likeke-falls-featured

A Return To Likeke Falls and the Old Pali Road

In August 2011, Exploration: Hawaii was small blog with practically no readership other than our closest friends. At the time, a short blog post about a waterfall located off the Old Pali Road would be just our fifth blog posts. It was one of the first hikes that Joel, Marvin, I did as a group. I relied entirely on my iPhone 4 to take photos with. It became one of our most popular posts. I don’t even think Marvin had even mastered the art of the panorama yet. He didn’t even have his signature GPS at the time. Two years later, I finally had the chance to return to Likeke Falls, not with Marvin and Joel, but with my wife, some old friends, and some new ones.

Continue Reading

alapena-kapena-featured

A Quick Visit to Alapena Falls and Kapena Falls

You’re in town and you want a quick waterfall fix? And I mean really quick. Get your fix in Nuuanu, just a few minutes away from downtown Honolulu. Alapena Falls and Kapena Falls is the fastest waterfall hike on the island. Once you’ve parked your car, it will only take you about 3-5 minutes to reach the falls. Most of you won’t even break a sweat.

Continue Reading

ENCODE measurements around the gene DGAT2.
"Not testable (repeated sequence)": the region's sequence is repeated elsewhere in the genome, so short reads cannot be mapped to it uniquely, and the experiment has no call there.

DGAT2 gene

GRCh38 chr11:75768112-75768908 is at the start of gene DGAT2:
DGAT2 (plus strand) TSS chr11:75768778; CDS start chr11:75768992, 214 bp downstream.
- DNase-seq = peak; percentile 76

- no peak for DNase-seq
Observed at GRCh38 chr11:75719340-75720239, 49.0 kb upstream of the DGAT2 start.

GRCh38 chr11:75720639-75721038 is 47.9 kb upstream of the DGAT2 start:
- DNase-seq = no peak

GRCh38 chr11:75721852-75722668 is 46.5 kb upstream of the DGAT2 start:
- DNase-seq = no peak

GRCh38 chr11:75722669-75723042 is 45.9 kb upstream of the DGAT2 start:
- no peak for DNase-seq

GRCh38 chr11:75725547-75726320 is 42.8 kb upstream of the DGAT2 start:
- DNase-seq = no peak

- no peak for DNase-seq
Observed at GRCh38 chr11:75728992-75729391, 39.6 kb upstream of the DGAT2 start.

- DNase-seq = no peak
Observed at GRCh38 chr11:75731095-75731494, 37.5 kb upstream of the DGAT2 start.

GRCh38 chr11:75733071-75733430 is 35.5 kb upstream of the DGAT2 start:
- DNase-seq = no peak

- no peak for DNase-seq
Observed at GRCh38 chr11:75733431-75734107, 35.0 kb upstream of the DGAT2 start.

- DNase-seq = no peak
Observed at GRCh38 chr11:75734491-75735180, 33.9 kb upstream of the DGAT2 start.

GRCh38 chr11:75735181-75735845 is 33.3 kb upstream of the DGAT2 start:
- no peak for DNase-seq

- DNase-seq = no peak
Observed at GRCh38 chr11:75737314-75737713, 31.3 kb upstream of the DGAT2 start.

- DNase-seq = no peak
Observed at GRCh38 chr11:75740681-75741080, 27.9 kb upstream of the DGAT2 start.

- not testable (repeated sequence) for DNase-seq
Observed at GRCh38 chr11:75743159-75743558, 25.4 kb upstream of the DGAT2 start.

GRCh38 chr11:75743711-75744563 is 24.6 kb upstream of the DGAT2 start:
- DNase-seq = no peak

Kaniakapupu: The Summer Home of King Kamehameha III

Update (6/26/2016): Significant edits have been made to this post because of recent acts of vandalism and graffiti at Kaniakapupu. Please watch the video above, provided by the Department of Land and Natural Resources, for reasons why you should not do this hike. Mahalo.

Note: Kaniakapupu is a closed trail and is not open to the public. Only authorized groups are allowed to hike Kaniakapupu, including, the Sierra Club of Hawaii and the Hawaiian Civic Club. As our disclaimer partially reads: “I’m not your daddy, these are dangerous as sh*t hikes, even the simple ones, if you got [insert applicable disorder, disease, or physical impairment] don’t even think about it yo.” Also, consider these tips on Hiking Safely In Hawaii. Mahalo.

“Leave it alone. Don’t scratch it, don’t do anything to it, come with respect. Criminy sakes, I don’t know where you’re coming from, but this is not a graffiti palette to do your thing. This is important to a lot of people. This is important to the Hawaiian nation, yea. It’s just utter disrespect, utter disrespect. How does it make me feel? It makes me feel awful.” -Baron Ching, Vice-Chairman of Aha Hui Malama O Kaniakapupu

Please consider the above and elect to respect this culturally sensitive site by observing from a distance (through the photos already available online) or visiting with an authorized group with permission and a permit.